05 August, 2008

The Candidates and the Eighth Amendment

This is the ninth post in an ongoing series regarding the major Presidential candidates and their views on civil liberties.

This post is about Senator John McCain's (R-AZ) and Senator Barack Obama's (D-IL) views pertaining to the Eighth Amendment of the Bill of Rights. This amendment follows up on the Fifth, Sixth, and Seventh Amendment protections regarding courts of law and details protections dealing with punishments and incarcerations.

Here's the text:

Excessive bail shall not be required, nor excessive fines imposed, nor cruel and unusual punishments inflicted.

Unlike many others, this one is nice and short and to the point. However, what constitutes "excessive"? What constitutes "cruel and unusual"? Without giving specifics, our founders left that (unintentionally, I believe) for the courts to decide.

So, before we can begin, we should look at defining some of these terms. Many of all political persuasions regard capital punishment as "cruel and unusual", and there's no doubt that one civil liberty is being revoked by capital punishment, the right to live. However, in over two centuries of cases, the U.S. Supreme Court has continually regarded this belief as inaccurate. Also, given that capital punishment is specifically mentioned in the Fifth Amendment, it's hard to believe that the founding fathers felt that capital punishment would constitute cruel and unusual.

It seems safe to say that torture would be classified as "cruel and unusual".

But, what about "excessive" fines and/or bail? How shall we define that? I don't know the answer to that. The only thing I can say as an absolute is that if you're in favor of "no limits" on fines and/or bail, then that seems to be allowing "excessive" ones as well.

Armed with our definitions, let's look at the candidates.

As usual, we'll start with Barack Obama.

The only thing I can find regarding excessive fines and/or bail is his support for the trial lawyers in civil cases. Since the Eighth Amendment is not specific as to whether it's discussing criminal or civil trials, I have to conclude that it applies to both. So, he appears to be opposed to "tort reform" and limiting the size of civil lawsuits.

Regarding, cruel and unusual punishment, he did come out opposed to the Supreme Court's ruling in Kennedy v. Louisiana, which stated that child rapists may not be executed in cases where the victim survives. While this has brought out angry criticism from the left, and many point to the Eighth Amendment, it fails the smell test for me. If the founders had wanted to deny capital punishment, they would've spelled it out.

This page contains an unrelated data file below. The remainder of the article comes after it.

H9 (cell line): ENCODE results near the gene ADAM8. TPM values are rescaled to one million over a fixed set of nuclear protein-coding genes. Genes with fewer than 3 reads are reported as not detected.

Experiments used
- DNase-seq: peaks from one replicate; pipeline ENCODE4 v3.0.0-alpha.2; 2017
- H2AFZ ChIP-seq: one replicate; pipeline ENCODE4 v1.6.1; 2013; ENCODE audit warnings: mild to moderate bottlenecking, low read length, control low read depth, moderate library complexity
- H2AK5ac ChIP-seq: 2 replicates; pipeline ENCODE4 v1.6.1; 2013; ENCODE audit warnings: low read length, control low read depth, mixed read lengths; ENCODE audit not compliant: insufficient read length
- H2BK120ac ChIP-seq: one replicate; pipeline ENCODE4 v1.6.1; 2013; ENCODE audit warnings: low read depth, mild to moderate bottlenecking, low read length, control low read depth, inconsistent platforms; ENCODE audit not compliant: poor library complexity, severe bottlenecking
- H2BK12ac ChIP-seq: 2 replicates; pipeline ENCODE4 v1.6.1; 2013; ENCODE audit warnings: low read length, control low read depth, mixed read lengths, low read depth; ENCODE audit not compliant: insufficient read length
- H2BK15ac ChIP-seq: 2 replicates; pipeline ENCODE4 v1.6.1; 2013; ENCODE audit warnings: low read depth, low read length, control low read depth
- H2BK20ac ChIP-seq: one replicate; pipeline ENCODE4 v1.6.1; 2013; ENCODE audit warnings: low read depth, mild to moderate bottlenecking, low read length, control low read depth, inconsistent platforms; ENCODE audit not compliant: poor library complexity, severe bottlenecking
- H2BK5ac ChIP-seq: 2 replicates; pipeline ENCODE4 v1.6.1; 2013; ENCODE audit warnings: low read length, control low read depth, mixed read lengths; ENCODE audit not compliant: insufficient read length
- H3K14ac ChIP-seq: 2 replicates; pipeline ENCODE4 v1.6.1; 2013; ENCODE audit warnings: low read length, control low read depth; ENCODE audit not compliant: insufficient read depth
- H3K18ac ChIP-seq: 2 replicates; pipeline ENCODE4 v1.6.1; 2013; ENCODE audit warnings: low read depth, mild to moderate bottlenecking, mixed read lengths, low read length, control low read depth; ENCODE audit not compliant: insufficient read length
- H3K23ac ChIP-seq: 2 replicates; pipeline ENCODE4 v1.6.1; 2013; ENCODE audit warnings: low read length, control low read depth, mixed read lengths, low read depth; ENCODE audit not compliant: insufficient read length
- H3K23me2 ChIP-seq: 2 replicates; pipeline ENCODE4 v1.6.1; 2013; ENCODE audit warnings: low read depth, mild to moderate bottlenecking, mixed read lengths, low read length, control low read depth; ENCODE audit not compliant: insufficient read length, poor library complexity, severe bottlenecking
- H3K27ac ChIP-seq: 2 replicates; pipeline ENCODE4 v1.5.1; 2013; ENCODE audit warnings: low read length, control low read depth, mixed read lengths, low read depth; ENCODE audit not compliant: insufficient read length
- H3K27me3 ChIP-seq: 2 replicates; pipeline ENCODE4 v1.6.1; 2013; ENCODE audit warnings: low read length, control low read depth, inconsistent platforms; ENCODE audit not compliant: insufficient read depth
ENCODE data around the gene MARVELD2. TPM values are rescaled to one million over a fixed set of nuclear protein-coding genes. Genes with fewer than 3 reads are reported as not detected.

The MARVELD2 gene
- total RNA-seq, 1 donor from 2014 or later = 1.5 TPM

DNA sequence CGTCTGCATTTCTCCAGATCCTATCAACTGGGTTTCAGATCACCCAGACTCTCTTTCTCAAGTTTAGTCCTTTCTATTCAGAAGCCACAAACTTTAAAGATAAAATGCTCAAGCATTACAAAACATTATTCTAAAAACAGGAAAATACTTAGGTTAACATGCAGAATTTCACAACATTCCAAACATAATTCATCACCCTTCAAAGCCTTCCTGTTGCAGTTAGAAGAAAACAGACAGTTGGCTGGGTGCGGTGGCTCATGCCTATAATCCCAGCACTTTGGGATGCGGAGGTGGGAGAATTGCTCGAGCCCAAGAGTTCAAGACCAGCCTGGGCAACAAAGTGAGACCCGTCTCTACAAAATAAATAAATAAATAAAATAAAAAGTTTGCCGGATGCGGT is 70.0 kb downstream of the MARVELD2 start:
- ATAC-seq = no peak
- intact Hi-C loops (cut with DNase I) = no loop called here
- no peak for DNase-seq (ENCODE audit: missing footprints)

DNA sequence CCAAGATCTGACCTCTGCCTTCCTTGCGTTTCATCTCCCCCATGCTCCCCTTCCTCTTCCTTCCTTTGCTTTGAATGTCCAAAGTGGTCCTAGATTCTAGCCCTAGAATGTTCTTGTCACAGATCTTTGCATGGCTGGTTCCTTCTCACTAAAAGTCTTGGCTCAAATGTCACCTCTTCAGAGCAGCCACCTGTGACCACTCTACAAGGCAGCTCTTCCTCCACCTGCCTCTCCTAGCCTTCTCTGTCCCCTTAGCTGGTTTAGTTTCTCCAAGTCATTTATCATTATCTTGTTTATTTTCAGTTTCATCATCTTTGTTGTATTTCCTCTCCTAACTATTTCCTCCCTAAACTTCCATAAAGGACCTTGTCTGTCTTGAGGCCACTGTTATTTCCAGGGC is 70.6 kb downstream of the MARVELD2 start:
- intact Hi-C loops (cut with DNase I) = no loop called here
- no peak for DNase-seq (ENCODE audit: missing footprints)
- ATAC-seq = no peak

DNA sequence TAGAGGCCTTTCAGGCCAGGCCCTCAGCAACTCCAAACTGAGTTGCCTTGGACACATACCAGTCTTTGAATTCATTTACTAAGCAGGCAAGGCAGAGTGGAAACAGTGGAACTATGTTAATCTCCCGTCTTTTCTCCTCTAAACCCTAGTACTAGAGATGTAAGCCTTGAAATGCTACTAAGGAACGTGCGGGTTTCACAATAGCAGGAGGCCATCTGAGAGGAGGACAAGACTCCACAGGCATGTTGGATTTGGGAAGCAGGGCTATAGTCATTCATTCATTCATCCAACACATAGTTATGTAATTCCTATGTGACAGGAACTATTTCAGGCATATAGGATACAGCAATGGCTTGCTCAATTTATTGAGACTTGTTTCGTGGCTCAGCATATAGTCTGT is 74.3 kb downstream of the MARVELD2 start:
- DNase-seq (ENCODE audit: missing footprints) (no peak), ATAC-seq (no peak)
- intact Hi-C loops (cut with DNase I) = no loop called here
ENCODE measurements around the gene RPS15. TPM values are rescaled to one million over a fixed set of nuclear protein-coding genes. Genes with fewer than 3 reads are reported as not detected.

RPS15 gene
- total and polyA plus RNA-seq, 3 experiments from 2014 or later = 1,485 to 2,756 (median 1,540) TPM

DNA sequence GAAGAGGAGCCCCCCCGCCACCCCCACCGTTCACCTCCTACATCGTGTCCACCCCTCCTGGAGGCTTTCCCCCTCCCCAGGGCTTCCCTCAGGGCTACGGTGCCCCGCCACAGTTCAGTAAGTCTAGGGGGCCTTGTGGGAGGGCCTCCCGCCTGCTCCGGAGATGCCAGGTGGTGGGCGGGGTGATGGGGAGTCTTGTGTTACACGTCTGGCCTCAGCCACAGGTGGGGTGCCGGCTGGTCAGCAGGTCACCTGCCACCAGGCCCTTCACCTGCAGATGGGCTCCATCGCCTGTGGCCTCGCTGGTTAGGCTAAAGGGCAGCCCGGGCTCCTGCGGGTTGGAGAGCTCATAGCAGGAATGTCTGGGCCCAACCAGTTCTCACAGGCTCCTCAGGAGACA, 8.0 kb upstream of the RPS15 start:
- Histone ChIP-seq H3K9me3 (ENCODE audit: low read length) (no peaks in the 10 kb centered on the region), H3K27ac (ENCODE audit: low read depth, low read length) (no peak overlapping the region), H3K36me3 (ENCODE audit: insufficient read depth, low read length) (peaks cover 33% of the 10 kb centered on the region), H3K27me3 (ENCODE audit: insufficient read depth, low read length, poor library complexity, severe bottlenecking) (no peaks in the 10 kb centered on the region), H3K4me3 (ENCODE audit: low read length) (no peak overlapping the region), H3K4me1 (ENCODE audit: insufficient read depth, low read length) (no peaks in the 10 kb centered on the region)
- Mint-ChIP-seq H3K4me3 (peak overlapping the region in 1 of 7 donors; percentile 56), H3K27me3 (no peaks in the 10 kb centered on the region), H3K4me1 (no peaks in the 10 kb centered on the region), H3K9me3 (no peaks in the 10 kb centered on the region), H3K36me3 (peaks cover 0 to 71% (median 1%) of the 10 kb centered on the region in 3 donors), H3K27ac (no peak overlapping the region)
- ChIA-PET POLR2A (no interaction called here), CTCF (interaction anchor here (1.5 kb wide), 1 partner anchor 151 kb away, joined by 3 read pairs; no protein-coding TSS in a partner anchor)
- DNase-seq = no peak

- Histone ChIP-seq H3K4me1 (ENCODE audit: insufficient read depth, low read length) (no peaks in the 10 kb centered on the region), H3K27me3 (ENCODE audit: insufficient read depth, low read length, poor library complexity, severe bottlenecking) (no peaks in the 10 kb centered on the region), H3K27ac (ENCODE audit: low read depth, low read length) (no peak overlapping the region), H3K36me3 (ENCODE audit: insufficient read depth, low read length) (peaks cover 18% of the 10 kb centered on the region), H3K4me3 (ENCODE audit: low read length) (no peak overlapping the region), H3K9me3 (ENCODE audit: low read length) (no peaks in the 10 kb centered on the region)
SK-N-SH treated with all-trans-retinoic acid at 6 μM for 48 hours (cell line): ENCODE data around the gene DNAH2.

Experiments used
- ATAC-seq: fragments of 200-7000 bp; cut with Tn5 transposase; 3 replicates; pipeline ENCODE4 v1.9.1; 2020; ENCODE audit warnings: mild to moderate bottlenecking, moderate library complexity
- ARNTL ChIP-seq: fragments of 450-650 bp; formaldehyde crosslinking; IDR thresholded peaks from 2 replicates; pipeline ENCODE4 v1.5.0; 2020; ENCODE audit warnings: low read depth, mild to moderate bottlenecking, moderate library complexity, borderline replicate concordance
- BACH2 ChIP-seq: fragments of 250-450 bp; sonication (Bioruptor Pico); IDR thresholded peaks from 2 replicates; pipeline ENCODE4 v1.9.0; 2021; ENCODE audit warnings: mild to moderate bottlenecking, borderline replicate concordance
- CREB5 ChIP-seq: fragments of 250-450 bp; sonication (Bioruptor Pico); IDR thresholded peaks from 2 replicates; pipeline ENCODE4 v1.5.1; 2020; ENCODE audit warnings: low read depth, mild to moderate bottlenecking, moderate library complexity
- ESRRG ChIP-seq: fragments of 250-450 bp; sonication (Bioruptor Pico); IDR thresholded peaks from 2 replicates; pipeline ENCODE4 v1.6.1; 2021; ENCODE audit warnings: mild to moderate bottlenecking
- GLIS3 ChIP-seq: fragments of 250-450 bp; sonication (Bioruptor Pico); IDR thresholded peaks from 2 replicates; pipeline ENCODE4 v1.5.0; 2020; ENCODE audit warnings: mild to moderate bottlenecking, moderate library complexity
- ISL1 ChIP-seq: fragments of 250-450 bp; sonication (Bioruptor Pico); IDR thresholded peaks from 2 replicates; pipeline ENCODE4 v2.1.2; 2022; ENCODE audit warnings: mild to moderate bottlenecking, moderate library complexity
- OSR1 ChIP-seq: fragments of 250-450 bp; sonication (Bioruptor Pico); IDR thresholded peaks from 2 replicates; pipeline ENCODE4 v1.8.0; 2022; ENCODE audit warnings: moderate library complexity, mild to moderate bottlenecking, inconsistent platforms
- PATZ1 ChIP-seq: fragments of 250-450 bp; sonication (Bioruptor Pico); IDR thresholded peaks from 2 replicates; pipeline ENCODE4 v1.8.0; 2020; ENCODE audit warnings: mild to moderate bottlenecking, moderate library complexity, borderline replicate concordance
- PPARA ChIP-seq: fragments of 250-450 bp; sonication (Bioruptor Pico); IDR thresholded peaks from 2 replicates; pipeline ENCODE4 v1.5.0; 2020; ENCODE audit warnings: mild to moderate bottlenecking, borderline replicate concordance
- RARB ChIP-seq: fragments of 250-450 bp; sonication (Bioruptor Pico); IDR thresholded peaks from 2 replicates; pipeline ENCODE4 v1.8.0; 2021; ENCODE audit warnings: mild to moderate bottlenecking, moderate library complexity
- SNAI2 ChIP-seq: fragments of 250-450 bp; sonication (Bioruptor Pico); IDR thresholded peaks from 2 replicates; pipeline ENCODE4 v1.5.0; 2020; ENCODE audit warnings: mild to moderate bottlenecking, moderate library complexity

In 2006, he opposed S. 3930, which approved US torture of detainees. However, this appears to be his only statement on the subject.

That's all I've got. So, let's look at John McCain.

I'm in a similar position regarding excessive fines and/or bail with McCain. In contrast, he has usually supported "tort reform", but not always.

He also opposed the decision in Kennedy v. Louisiana, but again, I question the relevance.

And he's been an outspoken critic of torture during his entire Senate career, with few compromises (not none) on this stance.

So, what do we have? Limited exposure from either camp, except for McCain on torture. But, there's enough there to drop both grades a little.


Obama: C. I can't give him any higher because of his few statements, and his stances on "tort reform"

McCain: B. Without his flip earlier this year with regard to torture and the CIA, this would've been a B+. He gets high marks (generally) on limiting fines and on torture. His transgressions here are enough to keep his grade down somewhat.

Eighth Amendment: Advantage McCain

Results so far:

Obama McCain
First Amendment* F
Second Amendment D- C-
Third Amendment B B
Fourth Amendment D+ D+
Fifth Amendment D+ B-
Sixth Amendment B B
Seventh Amendment C C
Eighth Amendment C B

* Obama's First Amendment grade lowered as documented in this post.

UPDATE: Obama's First Amendment grade lowered to F as documented in this post.

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